Science Fair Project Encyclopedia
It was first used as a Canadian symbol as early as 1700 when the English, Scottish, and Irish in Canada would all display their national plant at certain gatherings. Individuals with only distant affiliation to these areas and wishing to be considered Canadians began to wear the maple leaf.
The maple leaf slowly caught on as a Canadian national symbol. It was included in the coat of arms of both Ontario and Quebec in 1868 and was added to the Canadian coat of arms in 1921. In 1867 Alexander Muir composed the patriotic The Maple Leaf Forever, which became an unofficial anthem in English Canada. From 1876 until 1901 the leaf appeared on all Canadian coins. After 1901 it remained on the penny, and since 1979 it has adorned the Royal Canadian Mint's gold, silver, and platinum bullion coin issues, which are officially known as Maple Leafs. During WWI and WWII the leaf was a widely used regimental symbol. The maple leaf finally became the central national symbol with the intoduction of the Canadian flag in 1965.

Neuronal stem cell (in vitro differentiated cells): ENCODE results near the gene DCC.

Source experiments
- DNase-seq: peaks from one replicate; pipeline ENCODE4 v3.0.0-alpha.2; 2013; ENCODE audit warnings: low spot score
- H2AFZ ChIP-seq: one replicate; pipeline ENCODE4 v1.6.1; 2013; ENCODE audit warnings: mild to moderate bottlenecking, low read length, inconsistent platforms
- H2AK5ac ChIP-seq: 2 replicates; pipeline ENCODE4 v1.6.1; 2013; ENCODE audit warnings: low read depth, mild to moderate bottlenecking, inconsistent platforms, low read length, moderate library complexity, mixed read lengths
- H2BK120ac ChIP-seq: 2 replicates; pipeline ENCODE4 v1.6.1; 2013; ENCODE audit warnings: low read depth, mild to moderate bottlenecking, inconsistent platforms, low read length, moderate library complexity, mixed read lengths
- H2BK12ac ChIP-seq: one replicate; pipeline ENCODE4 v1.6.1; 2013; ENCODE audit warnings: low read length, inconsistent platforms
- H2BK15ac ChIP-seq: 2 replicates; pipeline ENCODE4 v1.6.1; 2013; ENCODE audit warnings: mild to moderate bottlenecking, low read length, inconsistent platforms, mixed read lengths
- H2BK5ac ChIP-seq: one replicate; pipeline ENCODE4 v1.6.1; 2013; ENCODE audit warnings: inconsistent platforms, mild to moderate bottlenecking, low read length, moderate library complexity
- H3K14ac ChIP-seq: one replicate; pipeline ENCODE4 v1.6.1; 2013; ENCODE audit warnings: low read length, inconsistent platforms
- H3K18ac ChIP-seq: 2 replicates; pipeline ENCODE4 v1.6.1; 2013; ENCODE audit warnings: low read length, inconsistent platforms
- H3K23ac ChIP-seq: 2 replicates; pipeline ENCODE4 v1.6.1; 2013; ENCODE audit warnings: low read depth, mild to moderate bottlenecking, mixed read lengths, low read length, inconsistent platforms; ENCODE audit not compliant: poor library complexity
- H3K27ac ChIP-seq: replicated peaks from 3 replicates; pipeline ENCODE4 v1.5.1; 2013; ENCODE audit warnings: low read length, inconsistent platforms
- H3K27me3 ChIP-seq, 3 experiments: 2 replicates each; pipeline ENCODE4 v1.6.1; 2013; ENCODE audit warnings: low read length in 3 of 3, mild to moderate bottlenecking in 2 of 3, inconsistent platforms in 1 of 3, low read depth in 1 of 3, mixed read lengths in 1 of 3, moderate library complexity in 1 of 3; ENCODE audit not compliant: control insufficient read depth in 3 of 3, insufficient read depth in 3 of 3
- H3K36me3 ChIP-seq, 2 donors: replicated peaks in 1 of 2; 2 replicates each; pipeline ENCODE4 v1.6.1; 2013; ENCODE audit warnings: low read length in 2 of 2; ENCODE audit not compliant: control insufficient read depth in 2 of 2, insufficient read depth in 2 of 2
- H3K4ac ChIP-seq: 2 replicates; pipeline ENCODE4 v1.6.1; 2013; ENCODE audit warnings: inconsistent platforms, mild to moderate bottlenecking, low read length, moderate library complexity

The eleven pointed maple leaf seen on the Canadian flag is highly stylized and refers to no specific species of maple.
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